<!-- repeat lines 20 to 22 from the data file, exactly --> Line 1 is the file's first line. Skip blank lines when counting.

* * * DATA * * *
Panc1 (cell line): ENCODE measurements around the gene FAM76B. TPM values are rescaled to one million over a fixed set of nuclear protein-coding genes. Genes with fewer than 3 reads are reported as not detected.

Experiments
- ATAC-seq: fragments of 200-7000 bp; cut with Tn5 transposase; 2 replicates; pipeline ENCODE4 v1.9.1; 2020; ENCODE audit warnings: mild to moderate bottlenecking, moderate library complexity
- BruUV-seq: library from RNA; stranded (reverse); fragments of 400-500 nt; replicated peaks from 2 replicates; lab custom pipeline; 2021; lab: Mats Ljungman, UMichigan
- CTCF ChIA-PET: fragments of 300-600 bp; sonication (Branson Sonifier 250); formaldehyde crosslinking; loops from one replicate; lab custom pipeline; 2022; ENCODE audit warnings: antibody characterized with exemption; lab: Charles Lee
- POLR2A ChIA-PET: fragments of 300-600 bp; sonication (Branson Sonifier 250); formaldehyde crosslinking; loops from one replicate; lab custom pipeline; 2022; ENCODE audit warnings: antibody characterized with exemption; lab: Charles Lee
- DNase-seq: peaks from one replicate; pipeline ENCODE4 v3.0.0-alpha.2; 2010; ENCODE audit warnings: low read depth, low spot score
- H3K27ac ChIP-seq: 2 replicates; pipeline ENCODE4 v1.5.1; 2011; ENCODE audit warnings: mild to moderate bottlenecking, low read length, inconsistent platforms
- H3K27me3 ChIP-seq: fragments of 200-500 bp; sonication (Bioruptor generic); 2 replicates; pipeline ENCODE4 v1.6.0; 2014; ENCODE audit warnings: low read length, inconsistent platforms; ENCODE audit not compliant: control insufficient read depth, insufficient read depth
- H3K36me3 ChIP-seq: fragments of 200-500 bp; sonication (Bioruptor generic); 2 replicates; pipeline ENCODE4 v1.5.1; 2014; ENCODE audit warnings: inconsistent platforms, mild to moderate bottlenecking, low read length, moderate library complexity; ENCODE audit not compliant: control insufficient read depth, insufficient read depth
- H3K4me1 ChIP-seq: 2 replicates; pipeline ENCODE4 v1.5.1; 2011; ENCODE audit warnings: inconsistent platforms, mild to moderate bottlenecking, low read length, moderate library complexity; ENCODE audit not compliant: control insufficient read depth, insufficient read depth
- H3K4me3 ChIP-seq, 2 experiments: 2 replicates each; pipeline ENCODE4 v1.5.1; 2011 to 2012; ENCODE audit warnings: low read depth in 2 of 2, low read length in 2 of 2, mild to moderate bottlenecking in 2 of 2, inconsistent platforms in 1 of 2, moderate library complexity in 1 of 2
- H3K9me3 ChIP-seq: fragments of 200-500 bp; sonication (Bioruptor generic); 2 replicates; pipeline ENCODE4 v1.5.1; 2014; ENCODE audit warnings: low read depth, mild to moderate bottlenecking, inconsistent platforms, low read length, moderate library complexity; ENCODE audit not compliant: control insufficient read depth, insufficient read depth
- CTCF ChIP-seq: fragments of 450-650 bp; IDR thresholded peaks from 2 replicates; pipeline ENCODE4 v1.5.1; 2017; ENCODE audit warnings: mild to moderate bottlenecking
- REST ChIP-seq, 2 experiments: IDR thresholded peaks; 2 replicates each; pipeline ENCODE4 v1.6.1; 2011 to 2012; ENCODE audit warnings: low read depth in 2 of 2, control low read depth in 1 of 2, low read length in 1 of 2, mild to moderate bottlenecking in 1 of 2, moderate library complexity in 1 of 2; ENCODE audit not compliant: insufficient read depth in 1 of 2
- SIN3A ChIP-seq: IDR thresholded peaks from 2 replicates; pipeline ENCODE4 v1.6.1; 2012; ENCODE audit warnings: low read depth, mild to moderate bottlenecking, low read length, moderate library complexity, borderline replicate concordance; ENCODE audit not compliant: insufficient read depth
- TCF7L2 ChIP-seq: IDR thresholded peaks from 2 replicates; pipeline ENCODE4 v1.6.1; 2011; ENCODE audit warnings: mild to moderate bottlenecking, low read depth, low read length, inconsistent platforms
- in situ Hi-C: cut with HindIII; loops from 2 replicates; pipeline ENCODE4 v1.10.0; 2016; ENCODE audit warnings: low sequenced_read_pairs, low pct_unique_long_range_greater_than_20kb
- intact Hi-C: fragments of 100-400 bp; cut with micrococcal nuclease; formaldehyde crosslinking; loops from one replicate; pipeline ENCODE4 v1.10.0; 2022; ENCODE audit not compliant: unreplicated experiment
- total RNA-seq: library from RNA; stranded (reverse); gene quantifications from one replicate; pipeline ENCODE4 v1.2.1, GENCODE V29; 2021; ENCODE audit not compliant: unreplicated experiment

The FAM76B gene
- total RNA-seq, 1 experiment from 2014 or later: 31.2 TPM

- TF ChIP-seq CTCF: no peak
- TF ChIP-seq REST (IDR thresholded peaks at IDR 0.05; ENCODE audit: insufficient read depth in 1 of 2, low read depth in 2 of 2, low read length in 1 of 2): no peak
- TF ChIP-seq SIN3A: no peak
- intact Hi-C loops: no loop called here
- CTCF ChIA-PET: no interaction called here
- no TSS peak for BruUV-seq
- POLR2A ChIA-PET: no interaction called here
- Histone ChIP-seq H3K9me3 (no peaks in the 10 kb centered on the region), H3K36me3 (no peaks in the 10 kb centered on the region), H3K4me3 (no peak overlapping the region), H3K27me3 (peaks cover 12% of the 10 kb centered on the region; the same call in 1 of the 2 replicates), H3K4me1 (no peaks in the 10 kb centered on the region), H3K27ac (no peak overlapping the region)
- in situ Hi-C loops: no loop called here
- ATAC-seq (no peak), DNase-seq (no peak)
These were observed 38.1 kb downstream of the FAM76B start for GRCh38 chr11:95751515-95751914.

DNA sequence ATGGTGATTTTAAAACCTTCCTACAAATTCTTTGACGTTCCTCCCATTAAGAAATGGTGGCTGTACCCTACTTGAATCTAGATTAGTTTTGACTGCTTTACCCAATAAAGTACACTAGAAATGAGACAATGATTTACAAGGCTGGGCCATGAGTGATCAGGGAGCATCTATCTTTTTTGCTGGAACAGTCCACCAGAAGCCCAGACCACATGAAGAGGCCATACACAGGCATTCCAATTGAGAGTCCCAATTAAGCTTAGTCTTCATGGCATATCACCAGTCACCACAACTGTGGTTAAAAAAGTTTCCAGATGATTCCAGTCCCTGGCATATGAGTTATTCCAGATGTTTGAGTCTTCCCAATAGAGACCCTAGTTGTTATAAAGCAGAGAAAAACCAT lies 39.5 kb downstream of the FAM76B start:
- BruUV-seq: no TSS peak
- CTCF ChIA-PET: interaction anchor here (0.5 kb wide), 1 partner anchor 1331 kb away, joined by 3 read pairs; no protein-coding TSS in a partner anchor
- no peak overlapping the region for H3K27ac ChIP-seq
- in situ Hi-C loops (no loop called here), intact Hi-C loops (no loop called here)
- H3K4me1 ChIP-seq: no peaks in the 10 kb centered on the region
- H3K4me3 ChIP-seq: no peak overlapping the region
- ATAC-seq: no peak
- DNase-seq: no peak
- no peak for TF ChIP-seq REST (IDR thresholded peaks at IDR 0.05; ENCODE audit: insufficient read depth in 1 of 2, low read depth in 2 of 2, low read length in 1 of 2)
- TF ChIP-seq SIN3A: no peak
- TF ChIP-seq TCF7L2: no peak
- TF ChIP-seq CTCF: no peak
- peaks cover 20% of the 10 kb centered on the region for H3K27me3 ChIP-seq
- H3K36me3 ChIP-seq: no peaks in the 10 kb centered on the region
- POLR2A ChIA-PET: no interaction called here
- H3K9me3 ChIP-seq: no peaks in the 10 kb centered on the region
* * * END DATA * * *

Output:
- total RNA-seq: library from RNA; stranded (reverse); gene quantifications from one replicate; pipeline ENCODE4 v1.2.1, GENCODE V29; 2021; ENCODE audit not compliant: unreplicated experiment

The FAM76B gene
- total RNA-seq, 1 experiment from 2014 or later: 31.2 TPM